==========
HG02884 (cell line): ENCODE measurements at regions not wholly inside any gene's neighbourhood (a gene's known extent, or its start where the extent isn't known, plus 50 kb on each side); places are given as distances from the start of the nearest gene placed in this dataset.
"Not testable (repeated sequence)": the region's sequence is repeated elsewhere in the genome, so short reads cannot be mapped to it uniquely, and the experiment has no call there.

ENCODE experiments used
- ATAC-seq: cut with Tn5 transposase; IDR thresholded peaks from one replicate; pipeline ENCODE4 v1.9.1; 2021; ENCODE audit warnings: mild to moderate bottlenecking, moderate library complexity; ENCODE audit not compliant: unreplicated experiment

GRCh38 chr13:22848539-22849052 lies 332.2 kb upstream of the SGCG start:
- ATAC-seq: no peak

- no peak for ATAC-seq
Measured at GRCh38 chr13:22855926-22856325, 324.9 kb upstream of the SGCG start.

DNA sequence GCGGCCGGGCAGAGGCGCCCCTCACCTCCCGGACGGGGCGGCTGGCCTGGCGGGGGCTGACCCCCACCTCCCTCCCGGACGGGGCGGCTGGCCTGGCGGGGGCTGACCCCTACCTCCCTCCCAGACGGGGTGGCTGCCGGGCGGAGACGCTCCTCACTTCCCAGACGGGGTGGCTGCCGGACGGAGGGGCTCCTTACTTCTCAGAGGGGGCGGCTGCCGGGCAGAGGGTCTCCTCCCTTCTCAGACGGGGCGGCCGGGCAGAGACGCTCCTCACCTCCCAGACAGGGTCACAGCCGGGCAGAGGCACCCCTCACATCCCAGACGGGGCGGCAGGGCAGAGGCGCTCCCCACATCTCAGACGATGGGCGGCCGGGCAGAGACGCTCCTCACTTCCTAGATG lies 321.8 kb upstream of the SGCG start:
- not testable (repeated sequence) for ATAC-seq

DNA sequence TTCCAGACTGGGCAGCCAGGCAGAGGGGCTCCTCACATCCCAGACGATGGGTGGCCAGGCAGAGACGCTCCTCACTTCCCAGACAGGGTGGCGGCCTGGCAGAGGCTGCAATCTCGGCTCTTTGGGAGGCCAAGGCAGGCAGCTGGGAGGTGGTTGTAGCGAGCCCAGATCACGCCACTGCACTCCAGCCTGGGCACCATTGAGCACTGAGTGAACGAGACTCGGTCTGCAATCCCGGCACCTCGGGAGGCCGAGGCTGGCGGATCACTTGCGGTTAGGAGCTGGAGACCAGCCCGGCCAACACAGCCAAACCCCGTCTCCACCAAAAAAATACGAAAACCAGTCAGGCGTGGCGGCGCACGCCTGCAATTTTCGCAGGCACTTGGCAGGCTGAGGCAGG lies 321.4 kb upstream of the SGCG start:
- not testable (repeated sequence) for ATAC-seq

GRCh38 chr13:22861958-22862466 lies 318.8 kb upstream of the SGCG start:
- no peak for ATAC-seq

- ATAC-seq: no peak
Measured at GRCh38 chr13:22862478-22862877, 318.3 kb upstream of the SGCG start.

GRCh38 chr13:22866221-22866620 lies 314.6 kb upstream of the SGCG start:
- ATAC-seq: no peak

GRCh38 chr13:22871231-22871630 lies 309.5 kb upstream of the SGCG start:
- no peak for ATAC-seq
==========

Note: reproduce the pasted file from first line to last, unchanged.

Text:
HG02884 (cell line): ENCODE measurements at regions not wholly inside any gene's neighbourhood (a gene's known extent, or its start where the extent isn't known, plus 50 kb on each side); places are given as distances from the start of the nearest gene placed in this dataset.
"Not testable (repeated sequence)": the region's sequence is repeated elsewhere in the genome, so short reads cannot be mapped to it uniquely, and the experiment has no call there.

ENCODE experiments used
- ATAC-seq: cut with Tn5 transposase; IDR thresholded peaks from one replicate; pipeline ENCODE4 v1.9.1; 2021; ENCODE audit warnings: mild to moderate bottlenecking, moderate library complexity; ENCODE audit not compliant: unreplicated experiment

GRCh38 chr13:22848539-22849052 lies 332.2 kb upstream of the SGCG start:
- ATAC-seq: no peak

- no peak for ATAC-seq
Measured at GRCh38 chr13:22855926-22856325, 324.9 kb upstream of the SGCG start.

DNA sequence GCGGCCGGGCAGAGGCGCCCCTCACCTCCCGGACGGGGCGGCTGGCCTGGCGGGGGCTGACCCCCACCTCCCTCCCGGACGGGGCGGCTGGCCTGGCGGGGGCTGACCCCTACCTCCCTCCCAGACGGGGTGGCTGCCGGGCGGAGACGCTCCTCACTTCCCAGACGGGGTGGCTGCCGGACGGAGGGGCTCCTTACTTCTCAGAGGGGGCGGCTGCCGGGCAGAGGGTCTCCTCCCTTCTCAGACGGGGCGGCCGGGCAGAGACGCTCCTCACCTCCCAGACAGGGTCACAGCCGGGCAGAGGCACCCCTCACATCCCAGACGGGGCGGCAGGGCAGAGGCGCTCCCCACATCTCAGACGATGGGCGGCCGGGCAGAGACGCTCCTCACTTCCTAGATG lies 321.8 kb upstream of the SGCG start:
- not testable (repeated sequence) for ATAC-seq

DNA sequence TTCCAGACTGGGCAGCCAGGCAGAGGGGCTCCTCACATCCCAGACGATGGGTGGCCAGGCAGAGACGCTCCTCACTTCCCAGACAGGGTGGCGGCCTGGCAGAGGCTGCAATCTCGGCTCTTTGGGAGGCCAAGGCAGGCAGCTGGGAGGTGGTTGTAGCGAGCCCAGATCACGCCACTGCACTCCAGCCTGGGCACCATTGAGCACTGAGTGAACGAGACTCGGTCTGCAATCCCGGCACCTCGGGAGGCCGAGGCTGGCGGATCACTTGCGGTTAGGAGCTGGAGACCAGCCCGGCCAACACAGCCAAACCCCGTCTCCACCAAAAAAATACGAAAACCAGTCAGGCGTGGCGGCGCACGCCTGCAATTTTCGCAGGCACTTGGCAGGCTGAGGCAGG lies 321.4 kb upstream of the SGCG start:
- not testable (repeated sequence) for ATAC-seq

GRCh38 chr13:22861958-22862466 lies 318.8 kb upstream of the SGCG start:
- no peak for ATAC-seq

- ATAC-seq: no peak
Measured at GRCh38 chr13:22862478-22862877, 318.3 kb upstream of the SGCG start.

GRCh38 chr13:22866221-22866620 lies 314.6 kb upstream of the SGCG start:
- ATAC-seq: no peak

GRCh38 chr13:22871231-22871630 lies 309.5 kb upstream of the SGCG start:
- no peak for ATAC-seq